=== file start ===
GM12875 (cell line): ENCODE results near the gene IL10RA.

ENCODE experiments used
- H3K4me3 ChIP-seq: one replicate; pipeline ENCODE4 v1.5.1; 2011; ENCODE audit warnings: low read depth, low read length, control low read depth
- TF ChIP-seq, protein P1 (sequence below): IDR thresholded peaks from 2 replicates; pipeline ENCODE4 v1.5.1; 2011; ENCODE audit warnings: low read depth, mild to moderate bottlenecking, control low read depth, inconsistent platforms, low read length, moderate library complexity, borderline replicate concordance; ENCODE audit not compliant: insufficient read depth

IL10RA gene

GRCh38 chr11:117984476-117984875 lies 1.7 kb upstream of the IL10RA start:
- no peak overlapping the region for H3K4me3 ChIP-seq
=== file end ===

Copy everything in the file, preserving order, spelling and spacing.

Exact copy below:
GM12875 (cell line): ENCODE results near the gene IL10RA.

ENCODE experiments used
- H3K4me3 ChIP-seq: one replicate; pipeline ENCODE4 v1.5.1; 2011; ENCODE audit warnings: low read depth, low read length, control low read depth
- TF ChIP-seq, protein P1 (sequence below): IDR thresholded peaks from 2 replicates; pipeline ENCODE4 v1.5.1; 2011; ENCODE audit warnings: low read depth, mild to moderate bottlenecking, control low read depth, inconsistent platforms, low read length, moderate library complexity, borderline replicate concordance; ENCODE audit not compliant: insufficient read depth

IL10RA gene

GRCh38 chr11:117984476-117984875 lies 1.7 kb upstream of the IL10RA start:
- no peak overlapping the region for H3K4me3 ChIP-seq